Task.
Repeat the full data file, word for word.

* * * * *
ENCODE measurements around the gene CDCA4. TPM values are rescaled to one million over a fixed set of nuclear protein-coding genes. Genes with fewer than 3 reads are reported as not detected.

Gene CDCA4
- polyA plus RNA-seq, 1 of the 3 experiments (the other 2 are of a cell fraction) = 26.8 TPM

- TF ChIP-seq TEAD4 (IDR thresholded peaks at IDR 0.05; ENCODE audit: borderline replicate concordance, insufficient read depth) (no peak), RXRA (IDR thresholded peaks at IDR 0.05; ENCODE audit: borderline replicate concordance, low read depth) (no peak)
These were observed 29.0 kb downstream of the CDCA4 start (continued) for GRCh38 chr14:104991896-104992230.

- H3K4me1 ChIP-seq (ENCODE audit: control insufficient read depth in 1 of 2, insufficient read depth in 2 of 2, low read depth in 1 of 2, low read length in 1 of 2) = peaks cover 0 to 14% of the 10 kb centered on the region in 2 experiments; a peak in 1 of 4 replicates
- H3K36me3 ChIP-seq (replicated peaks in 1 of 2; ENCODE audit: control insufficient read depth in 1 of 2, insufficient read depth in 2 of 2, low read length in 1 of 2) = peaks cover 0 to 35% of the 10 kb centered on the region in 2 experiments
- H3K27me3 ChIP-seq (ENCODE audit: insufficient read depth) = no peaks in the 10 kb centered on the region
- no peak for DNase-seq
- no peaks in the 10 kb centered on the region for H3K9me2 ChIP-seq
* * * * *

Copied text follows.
ENCODE measurements around the gene CDCA4. TPM values are rescaled to one million over a fixed set of nuclear protein-coding genes. Genes with fewer than 3 reads are reported as not detected.

Gene CDCA4
- polyA plus RNA-seq, 1 of the 3 experiments (the other 2 are of a cell fraction) = 26.8 TPM

- TF ChIP-seq TEAD4 (IDR thresholded peaks at IDR 0.05; ENCODE audit: borderline replicate concordance, insufficient read depth) (no peak), RXRA (IDR thresholded peaks at IDR 0.05; ENCODE audit: borderline replicate concordance, low read depth) (no peak)
These were observed 29.0 kb downstream of the CDCA4 start (continued) for GRCh38 chr14:104991896-104992230.

- H3K4me1 ChIP-seq (ENCODE audit: control insufficient read depth in 1 of 2, insufficient read depth in 2 of 2, low read depth in 1 of 2, low read length in 1 of 2) = peaks cover 0 to 14% of the 10 kb centered on the region in 2 experiments; a peak in 1 of 4 replicates
- H3K36me3 ChIP-seq (replicated peaks in 1 of 2; ENCODE audit: control insufficient read depth in 1 of 2, insufficient read depth in 2 of 2, low read length in 1 of 2) = peaks cover 0 to 35% of the 10 kb centered on the region in 2 experiments
- H3K27me3 ChIP-seq (ENCODE audit: insufficient read depth) = no peaks in the 10 kb centered on the region
- no peak for DNase-seq
- no peaks in the 10 kb centered on the region for H3K9me2 ChIP-seq